Car buying can be an exciting time for a first-time buyer, but it can also be stressful. Before heading to the dealership, do your homework.
Know your credit score to secure outside financing and avoid the dealer’s high-interest rates. You can also use your smartphone to double-check prices with a car-buying app and a payment calculator.
One of the first things you should do before going to a dealership is get pre-approved for an auto loan. It will help you avoid relying on dealer financing, which can be more expensive in the long run. Preapproval also lets dealers know you are a serious buyer, giving you more bargaining power regarding price.
It can also help you resist the dealership’s attempts to sell you a loan with higher interest rates than what your credit should qualify you for.
Get a Down Payment
A down payment reduces the money you’ll need to borrow if you buy a vehicle from Turner Kia. It can also help you qualify for a lower interest rate and save you money in the long run. A typical down payment is 20% of the car’s total cost, but putting down as much as you can afford is a good idea.
Down payments can be made in cash, personal checks, or debit cards. Many dealerships even accept trade-in vehicles as a form of down payment.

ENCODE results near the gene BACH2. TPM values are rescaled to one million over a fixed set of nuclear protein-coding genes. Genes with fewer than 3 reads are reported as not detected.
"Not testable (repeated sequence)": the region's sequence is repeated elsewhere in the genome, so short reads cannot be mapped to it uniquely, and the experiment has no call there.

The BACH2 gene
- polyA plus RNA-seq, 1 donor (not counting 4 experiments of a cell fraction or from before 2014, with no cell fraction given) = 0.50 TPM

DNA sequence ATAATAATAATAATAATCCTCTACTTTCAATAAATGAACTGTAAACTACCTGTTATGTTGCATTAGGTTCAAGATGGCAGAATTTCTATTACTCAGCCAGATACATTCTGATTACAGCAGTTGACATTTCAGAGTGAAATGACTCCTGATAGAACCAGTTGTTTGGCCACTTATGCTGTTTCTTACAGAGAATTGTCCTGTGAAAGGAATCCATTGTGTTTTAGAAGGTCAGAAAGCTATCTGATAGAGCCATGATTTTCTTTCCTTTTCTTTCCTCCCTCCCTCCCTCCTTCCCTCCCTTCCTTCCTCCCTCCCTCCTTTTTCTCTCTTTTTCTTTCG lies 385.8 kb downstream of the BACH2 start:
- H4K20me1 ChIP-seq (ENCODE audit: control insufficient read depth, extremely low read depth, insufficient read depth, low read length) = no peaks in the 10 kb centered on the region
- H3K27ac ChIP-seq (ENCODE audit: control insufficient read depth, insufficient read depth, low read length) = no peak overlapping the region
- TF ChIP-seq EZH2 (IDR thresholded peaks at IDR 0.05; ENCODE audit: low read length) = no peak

If you plan on using a credit card for a down payment, check your available credit beforehand. This will prevent you from exceeding your credit utilization limit, which can hurt your score.
Drive a Hard Bargain
Dealerships often inflate the price of vehicles by adding a broad assortment of fees and extras. This tactic is designed to trick buyers into thinking they’re getting a good deal when they’re not. Focus on the out-the-door price and get a complete breakdown of all fees before you sign any documents.
A financing deal is also helpful before you head to the dealership. A preapproval from your credit union or bank can help you set a limit on the rate and length of loan the dealer can offer, and it can save you time and stress in the showroom.
Drive a Soft Bargain
Dealerships can often try to sway you toward extra add-ons like tire protection plans, infotainment upgrades, credit insurance, and VIN etching. Stay away from these tricks: they are usually unnecessary and can cost you more in the long run.
It’s also a good idea to talk to several lenders outside the dealership to line up alternative financing. This will give you some leverage when negotiating with the dealer.
Be aware of things you can’t haggle on, such as sales taxes and registration fees. Remembering this will assist in maintaining your focus on essential matters. Also, if you can avoid bringing up your previous car-buying experience, you’ll have an edge in the negotiation. This will make you seem more confident and authoritative.
Remember that dealership staff is there to make a profit when negotiating a car purchase. That means they must sell the vehicle reasonably and get a decent profit on financing, trade-ins, and add-ons.
When discussing the price of a car, avoid the dealer’s temptation to steer the discussion into monthly payments. Instead, stick with the car’s purchase price and what your research shows it is worth.
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